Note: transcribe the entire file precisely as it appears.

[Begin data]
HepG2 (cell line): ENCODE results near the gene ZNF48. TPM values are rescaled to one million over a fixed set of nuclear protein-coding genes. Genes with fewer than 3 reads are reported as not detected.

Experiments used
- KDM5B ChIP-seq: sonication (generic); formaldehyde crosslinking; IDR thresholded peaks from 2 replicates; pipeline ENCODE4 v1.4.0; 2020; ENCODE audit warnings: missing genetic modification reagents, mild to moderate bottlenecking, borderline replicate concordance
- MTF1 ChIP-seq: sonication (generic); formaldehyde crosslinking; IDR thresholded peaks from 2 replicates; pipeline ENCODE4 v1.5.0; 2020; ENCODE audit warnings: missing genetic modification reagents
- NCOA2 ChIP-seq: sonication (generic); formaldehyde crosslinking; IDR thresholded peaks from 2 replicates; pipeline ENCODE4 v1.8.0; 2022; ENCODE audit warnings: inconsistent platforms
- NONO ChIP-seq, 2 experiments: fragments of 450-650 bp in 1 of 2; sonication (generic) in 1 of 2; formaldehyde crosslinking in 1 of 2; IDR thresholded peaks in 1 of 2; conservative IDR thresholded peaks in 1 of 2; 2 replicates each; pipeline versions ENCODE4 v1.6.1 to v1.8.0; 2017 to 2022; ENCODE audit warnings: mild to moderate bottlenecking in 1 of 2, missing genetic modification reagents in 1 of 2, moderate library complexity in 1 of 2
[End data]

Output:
HepG2 (cell line): ENCODE results near the gene ZNF48. TPM values are rescaled to one million over a fixed set of nuclear protein-coding genes. Genes with fewer than 3 reads are reported as not detected.

Experiments used
- KDM5B ChIP-seq: sonication (generic); formaldehyde crosslinking; IDR thresholded peaks from 2 replicates; pipeline ENCODE4 v1.4.0; 2020; ENCODE audit warnings: missing genetic modification reagents, mild to moderate bottlenecking, borderline replicate concordance
- MTF1 ChIP-seq: sonication (generic); formaldehyde crosslinking; IDR thresholded peaks from 2 replicates; pipeline ENCODE4 v1.5.0; 2020; ENCODE audit warnings: missing genetic modification reagents
- NCOA2 ChIP-seq: sonication (generic); formaldehyde crosslinking; IDR thresholded peaks from 2 replicates; pipeline ENCODE4 v1.8.0; 2022; ENCODE audit warnings: inconsistent platforms
- NONO ChIP-seq, 2 experiments: fragments of 450-650 bp in 1 of 2; sonication (generic) in 1 of 2; formaldehyde crosslinking in 1 of 2; IDR thresholded peaks in 1 of 2; conservative IDR thresholded peaks in 1 of 2; 2 replicates each; pipeline versions ENCODE4 v1.6.1 to v1.8.0; 2017 to 2022; ENCODE audit warnings: mild to moderate bottlenecking in 1 of 2, missing genetic modification reagents in 1 of 2, moderate library complexity in 1 of 2